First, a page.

If you’re ever in a posh car or on an expensive motorbike, you’ll sometimes notice that when you turn the ignition on, the speedo and rev counter dials do a quick self-calibration, moving their indicator needle all the way round the dial and back to zero again.
Instead of using a traditional meter mechanism (a simple coil and magnet), they use a tiny computer-controlled stepper motor. Here’s one removed from a dial:
The metal shaft sticking out used to have a little plastic indicator needle on the end. Inside, they’re more like a watch mechanism than a traditional stepper motor:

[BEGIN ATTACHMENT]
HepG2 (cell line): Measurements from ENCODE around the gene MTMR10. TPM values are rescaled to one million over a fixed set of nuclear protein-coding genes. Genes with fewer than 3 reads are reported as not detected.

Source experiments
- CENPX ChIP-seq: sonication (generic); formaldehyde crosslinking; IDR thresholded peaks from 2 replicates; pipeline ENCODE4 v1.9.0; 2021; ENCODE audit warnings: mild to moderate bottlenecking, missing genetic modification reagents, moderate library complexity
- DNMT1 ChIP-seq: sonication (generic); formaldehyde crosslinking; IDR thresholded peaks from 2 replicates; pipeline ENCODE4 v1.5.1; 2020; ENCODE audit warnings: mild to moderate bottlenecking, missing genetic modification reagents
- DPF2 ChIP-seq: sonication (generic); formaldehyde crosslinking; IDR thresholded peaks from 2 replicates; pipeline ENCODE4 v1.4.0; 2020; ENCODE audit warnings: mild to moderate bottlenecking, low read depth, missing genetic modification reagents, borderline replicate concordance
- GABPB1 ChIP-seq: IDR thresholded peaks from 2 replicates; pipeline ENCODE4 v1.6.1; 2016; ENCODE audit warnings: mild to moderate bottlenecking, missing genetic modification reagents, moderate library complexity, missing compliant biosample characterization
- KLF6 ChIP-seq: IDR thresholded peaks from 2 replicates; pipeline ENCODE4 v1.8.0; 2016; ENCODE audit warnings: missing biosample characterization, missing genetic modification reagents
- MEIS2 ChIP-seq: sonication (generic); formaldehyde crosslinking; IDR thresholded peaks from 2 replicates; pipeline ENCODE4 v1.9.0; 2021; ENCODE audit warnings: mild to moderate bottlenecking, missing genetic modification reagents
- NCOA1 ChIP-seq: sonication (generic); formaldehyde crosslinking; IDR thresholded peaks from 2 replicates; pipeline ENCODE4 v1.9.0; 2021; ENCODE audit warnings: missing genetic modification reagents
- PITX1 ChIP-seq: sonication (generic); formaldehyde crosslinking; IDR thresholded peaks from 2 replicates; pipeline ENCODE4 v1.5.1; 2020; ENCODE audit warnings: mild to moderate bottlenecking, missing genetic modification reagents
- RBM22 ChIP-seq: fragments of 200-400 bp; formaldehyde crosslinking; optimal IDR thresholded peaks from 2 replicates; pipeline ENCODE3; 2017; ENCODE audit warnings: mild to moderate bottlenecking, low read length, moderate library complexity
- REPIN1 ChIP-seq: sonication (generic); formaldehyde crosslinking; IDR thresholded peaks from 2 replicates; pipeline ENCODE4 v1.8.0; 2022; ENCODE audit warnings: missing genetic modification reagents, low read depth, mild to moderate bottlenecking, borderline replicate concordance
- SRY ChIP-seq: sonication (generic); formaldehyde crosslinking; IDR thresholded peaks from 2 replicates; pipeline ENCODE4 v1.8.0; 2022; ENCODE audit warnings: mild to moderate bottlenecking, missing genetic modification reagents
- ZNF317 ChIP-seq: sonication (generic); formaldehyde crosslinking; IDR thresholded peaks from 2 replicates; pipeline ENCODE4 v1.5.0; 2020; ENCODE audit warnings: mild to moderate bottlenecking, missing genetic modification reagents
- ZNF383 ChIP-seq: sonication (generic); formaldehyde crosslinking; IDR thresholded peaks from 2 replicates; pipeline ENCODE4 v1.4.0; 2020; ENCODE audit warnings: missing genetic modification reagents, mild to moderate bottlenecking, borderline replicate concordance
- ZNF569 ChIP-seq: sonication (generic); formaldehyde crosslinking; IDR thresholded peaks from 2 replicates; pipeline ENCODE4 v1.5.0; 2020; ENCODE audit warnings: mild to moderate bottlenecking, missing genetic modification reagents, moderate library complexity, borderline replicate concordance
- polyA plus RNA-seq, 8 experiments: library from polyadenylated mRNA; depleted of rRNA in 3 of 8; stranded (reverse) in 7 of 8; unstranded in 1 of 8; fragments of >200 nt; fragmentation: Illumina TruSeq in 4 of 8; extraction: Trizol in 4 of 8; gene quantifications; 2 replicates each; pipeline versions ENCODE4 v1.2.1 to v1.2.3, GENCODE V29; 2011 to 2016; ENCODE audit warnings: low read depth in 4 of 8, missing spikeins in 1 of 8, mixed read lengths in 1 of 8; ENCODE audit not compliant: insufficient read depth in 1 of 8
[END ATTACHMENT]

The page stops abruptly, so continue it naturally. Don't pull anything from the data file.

The tiny black cog in the middle is magnetic, and sits in the round gap in the metal frame just to its left.
Power up the two coils in the right sequence, and it drives the tiny cog round, in turn moving the other cogs which move the indicator needle.
These are more traditional stepper motors, though still very tiny:
I dug them out of a tiny camcorder. The shorter one controlled the focussing lens, while the longer one controlled the zoom. The little chip on the left is an Atmega168 – similar to the chip in an Arduino. With luck the chip’ll have enough power to drive the motors directly. Not sure yet what I’m gonna get the motors to do, exactly, but whatever it is it’ll be tiny and very cool. Yeah.
I tried some of these tiny steppers on an Arduino:
You can indeed drive them directly, I need to add some current limiting though. However I’ve heard a better method may be to use PWM.